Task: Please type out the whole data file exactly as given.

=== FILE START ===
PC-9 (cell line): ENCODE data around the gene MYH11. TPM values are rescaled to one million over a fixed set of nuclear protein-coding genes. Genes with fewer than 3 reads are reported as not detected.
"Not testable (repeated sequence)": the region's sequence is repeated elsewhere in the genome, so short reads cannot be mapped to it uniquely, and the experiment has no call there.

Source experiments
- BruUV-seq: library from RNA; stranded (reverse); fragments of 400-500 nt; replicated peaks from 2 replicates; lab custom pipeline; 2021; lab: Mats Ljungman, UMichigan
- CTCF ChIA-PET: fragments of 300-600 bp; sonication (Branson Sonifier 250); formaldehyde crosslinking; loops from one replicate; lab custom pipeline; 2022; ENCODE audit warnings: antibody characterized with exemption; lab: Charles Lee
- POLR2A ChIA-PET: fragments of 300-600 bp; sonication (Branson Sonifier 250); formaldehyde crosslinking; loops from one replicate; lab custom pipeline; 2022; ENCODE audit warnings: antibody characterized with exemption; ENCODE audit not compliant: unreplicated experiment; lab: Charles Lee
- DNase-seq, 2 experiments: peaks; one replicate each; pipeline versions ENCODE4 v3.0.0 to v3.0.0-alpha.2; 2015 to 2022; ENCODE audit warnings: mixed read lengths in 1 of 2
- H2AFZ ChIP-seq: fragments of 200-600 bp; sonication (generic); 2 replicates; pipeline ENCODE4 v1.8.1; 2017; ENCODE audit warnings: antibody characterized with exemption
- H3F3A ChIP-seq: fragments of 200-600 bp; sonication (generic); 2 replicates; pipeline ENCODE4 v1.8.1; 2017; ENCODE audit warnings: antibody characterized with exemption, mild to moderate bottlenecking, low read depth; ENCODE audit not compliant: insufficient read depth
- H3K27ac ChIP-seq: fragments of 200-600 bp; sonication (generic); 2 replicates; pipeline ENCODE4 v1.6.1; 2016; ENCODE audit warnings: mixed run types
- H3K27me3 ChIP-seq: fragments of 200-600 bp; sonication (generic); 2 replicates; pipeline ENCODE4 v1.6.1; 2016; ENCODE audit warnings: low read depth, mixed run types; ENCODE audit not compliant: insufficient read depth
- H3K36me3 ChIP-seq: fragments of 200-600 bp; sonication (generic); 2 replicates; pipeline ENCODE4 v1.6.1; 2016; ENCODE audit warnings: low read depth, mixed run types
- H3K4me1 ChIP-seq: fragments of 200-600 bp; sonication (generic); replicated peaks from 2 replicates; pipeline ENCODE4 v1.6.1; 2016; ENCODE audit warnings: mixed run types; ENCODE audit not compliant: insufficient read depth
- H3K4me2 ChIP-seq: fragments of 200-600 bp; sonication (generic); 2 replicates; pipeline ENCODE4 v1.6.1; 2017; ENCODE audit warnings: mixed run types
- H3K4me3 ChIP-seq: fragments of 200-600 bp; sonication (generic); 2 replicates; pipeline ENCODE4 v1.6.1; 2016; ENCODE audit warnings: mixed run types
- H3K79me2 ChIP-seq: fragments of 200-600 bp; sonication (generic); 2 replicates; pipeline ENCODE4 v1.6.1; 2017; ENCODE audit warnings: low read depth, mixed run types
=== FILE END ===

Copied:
PC-9 (cell line): ENCODE data around the gene MYH11. TPM values are rescaled to one million over a fixed set of nuclear protein-coding genes. Genes with fewer than 3 reads are reported as not detected.
"Not testable (repeated sequence)": the region's sequence is repeated elsewhere in the genome, so short reads cannot be mapped to it uniquely, and the experiment has no call there.

Source experiments
- BruUV-seq: library from RNA; stranded (reverse); fragments of 400-500 nt; replicated peaks from 2 replicates; lab custom pipeline; 2021; lab: Mats Ljungman, UMichigan
- CTCF ChIA-PET: fragments of 300-600 bp; sonication (Branson Sonifier 250); formaldehyde crosslinking; loops from one replicate; lab custom pipeline; 2022; ENCODE audit warnings: antibody characterized with exemption; lab: Charles Lee
- POLR2A ChIA-PET: fragments of 300-600 bp; sonication (Branson Sonifier 250); formaldehyde crosslinking; loops from one replicate; lab custom pipeline; 2022; ENCODE audit warnings: antibody characterized with exemption; ENCODE audit not compliant: unreplicated experiment; lab: Charles Lee
- DNase-seq, 2 experiments: peaks; one replicate each; pipeline versions ENCODE4 v3.0.0 to v3.0.0-alpha.2; 2015 to 2022; ENCODE audit warnings: mixed read lengths in 1 of 2
- H2AFZ ChIP-seq: fragments of 200-600 bp; sonication (generic); 2 replicates; pipeline ENCODE4 v1.8.1; 2017; ENCODE audit warnings: antibody characterized with exemption
- H3F3A ChIP-seq: fragments of 200-600 bp; sonication (generic); 2 replicates; pipeline ENCODE4 v1.8.1; 2017; ENCODE audit warnings: antibody characterized with exemption, mild to moderate bottlenecking, low read depth; ENCODE audit not compliant: insufficient read depth
- H3K27ac ChIP-seq: fragments of 200-600 bp; sonication (generic); 2 replicates; pipeline ENCODE4 v1.6.1; 2016; ENCODE audit warnings: mixed run types
- H3K27me3 ChIP-seq: fragments of 200-600 bp; sonication (generic); 2 replicates; pipeline ENCODE4 v1.6.1; 2016; ENCODE audit warnings: low read depth, mixed run types; ENCODE audit not compliant: insufficient read depth
- H3K36me3 ChIP-seq: fragments of 200-600 bp; sonication (generic); 2 replicates; pipeline ENCODE4 v1.6.1; 2016; ENCODE audit warnings: low read depth, mixed run types
- H3K4me1 ChIP-seq: fragments of 200-600 bp; sonication (generic); replicated peaks from 2 replicates; pipeline ENCODE4 v1.6.1; 2016; ENCODE audit warnings: mixed run types; ENCODE audit not compliant: insufficient read depth
- H3K4me2 ChIP-seq: fragments of 200-600 bp; sonication (generic); 2 replicates; pipeline ENCODE4 v1.6.1; 2017; ENCODE audit warnings: mixed run types
- H3K4me3 ChIP-seq: fragments of 200-600 bp; sonication (generic); 2 replicates; pipeline ENCODE4 v1.6.1; 2016; ENCODE audit warnings: mixed run types
- H3K79me2 ChIP-seq: fragments of 200-600 bp; sonication (generic); 2 replicates; pipeline ENCODE4 v1.6.1; 2017; ENCODE audit warnings: low read depth, mixed run types